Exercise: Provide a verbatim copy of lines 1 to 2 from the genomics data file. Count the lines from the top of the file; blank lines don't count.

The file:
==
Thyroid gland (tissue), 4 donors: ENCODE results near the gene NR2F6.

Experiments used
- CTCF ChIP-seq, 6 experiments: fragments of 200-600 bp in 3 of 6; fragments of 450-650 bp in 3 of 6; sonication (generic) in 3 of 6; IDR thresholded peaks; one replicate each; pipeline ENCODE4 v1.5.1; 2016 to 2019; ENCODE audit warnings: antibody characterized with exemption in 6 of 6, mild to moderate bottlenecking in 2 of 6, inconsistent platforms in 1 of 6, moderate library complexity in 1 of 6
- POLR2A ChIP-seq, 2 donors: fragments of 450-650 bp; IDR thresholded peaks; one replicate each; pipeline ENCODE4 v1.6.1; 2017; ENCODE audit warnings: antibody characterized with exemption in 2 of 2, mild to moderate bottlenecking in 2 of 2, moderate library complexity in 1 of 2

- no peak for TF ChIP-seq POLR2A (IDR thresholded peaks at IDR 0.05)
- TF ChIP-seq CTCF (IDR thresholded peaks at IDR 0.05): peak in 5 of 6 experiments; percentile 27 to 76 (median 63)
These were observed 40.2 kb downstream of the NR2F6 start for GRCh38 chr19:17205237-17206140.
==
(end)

Thyroid gland (tissue), 4 donors: ENCODE results near the gene NR2F6.

Experiments used